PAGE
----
The Bush administration objects because it believes that economic pain can compel Iran to abandon its efforts to acquire nuclear weapons and will, ultimately, drive the cleric-led government from power. But 26 years of sanctions and pressure have achieved neither objective; indeed, they may have convinced many Iranians that only nuclear technology can protect their country against American hostility.

Democrats and Republicans alike, especially in Congress, have consistently misdiagnosed Iran's political dynamics. Nationalism has largely supplanted revolutionary religious fervor in Iran, and American pressure only feeds it. Iranians from across the political spectrum are convinced that the United States aims to keep their nation down, as payback for the hostage crisis and the 1979 revolution. Blocking the pipeline would continue that counterproductive trend.

Moreover, Washington can't have it both ways. We can't argue that Iran does not need nuclear energy because it has the world's second largest reserves of natural gas and then block Iran's investments in its gas industry. To wean Iran from its nuclear program, including its pursuit of uranium enrichment facilities that could be used to produce weapons, Washington must convince Iranians that the United States supports their peaceful economic development.

The Bush administration threatens to compound the negative impact of its opposition to the pipeline by supplying India with new nuclear reactors as an alternative - a proposal that would go against existing domestic laws and international nuclear nonproliferation guidelines. Such a unilateral and mercantile move would incense Canada, Germany, Japan and other countries that the United States has pressured not to sell nuclear technology to countries like India that don't accept international safeguards.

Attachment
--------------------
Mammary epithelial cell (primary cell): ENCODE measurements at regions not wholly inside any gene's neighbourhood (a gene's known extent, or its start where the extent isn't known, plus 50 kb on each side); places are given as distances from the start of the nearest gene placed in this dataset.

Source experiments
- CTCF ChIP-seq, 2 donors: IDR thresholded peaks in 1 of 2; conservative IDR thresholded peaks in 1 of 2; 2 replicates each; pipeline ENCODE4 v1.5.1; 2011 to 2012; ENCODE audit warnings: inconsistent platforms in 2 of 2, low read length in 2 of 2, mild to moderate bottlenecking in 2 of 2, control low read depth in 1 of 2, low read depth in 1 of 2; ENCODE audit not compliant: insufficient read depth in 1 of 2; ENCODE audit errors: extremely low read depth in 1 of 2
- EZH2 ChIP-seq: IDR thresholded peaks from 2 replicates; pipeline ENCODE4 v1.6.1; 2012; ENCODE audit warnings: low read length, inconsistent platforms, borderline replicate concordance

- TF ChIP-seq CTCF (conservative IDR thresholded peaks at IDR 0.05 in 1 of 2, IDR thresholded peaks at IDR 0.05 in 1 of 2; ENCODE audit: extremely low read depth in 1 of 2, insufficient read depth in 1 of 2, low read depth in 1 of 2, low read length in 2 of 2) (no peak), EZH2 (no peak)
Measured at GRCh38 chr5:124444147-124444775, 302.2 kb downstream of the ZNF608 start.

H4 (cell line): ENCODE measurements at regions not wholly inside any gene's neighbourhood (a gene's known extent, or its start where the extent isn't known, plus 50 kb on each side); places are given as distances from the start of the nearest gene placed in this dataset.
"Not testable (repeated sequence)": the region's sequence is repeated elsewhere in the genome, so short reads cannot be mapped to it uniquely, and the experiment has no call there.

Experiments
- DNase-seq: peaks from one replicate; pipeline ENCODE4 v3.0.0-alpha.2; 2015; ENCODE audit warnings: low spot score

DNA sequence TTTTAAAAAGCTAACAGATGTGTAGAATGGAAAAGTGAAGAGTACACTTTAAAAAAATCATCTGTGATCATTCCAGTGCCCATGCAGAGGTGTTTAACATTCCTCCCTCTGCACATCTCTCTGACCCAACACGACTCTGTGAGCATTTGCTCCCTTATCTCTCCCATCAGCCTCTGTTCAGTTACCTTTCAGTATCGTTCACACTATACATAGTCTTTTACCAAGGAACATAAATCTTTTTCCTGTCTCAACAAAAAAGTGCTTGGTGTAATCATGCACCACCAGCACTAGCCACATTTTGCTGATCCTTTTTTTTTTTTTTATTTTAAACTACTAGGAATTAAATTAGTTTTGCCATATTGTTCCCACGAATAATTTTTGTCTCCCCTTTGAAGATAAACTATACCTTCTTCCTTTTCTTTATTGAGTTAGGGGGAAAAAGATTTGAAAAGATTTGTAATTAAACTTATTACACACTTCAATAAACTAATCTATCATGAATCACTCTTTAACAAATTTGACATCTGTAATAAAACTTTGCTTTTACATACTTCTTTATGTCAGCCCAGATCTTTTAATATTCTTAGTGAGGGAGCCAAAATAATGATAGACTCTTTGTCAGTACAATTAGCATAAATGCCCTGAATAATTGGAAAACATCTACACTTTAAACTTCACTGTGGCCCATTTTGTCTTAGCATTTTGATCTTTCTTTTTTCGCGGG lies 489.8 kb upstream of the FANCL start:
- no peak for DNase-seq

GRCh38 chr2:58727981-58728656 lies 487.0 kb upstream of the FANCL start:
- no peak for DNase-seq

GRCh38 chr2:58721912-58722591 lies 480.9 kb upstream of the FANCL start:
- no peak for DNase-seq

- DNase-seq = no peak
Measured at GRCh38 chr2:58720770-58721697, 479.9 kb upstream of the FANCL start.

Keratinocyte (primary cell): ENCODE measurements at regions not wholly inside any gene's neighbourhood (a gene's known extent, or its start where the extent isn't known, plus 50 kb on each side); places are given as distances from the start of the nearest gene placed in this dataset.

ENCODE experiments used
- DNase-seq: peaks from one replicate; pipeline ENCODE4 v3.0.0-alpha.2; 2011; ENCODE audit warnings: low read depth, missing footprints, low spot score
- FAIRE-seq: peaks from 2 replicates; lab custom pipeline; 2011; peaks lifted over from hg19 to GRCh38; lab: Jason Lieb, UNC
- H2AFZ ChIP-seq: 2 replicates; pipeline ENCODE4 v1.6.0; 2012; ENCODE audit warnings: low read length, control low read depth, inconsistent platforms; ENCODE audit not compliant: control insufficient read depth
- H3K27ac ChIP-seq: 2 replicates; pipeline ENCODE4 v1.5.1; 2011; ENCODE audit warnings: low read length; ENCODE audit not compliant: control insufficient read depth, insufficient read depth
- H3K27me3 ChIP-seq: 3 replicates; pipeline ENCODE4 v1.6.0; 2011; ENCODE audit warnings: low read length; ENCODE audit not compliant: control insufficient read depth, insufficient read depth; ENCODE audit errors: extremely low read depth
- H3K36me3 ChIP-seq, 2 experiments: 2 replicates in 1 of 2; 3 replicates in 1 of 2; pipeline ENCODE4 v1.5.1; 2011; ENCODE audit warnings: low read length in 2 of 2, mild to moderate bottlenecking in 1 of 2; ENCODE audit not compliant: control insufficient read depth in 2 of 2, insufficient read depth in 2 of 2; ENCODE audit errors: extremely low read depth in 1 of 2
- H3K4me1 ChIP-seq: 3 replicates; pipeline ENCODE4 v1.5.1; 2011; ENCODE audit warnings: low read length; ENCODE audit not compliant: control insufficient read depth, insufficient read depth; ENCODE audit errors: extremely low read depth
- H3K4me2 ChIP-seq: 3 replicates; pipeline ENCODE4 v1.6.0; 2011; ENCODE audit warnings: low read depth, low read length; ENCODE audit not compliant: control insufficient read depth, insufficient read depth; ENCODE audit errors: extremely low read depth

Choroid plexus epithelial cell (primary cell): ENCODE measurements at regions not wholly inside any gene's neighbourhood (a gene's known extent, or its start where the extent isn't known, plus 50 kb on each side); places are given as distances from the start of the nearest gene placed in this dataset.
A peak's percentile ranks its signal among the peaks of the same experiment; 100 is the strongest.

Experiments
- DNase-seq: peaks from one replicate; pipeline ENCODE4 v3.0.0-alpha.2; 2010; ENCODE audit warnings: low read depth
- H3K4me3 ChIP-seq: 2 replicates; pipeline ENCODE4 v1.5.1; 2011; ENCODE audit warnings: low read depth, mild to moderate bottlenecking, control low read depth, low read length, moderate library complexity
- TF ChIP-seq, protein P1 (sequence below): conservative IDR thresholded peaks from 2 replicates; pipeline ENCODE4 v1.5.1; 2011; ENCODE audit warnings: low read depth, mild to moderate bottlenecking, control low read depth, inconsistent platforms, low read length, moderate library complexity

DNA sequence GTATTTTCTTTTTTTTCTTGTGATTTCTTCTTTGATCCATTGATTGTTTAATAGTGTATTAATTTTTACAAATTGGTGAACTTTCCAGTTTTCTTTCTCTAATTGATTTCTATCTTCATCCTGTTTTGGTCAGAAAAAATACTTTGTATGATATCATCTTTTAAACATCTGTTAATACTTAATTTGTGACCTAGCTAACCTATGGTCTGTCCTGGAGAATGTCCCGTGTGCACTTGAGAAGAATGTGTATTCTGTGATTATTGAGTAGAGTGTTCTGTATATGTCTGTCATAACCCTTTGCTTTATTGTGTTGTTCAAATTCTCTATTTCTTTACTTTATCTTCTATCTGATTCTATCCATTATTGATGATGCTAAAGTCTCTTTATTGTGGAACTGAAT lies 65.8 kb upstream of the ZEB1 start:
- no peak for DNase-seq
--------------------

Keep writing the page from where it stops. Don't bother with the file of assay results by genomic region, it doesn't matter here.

In effect, the administration would be trying to block Iran's nuclear ambitions by rewarding India's, thereby undermining the global support needed for tougher nonproliferation rules both now and in the future.

The wisest solution is the simplest one here. All the United States has to do is stay out of the way and let market forces and regional security interests take over. A pipeline that is good for India, Pakistan and - God forbid - Iran will be good for America.

George Perkovich is the vice president for studies at the Carnegie Endowment for International Peace. Revati Prasad is a junior fellow there.

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About the Nuclear Policy Program

The Carnegie Nuclear Policy Program is an internationally acclaimed source of expertise and policy thinking on nuclear industry, nonproliferation, security, and disarmament. Its multinational staff stays at the forefront of nuclear policy issues in the United States, Russia, China, Northeast Asia, South Asia, and the Middle East.


About the South Asia Program

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Source http://carnegieendowment.org/2005/04/18/pipeline-to-peace/hsnc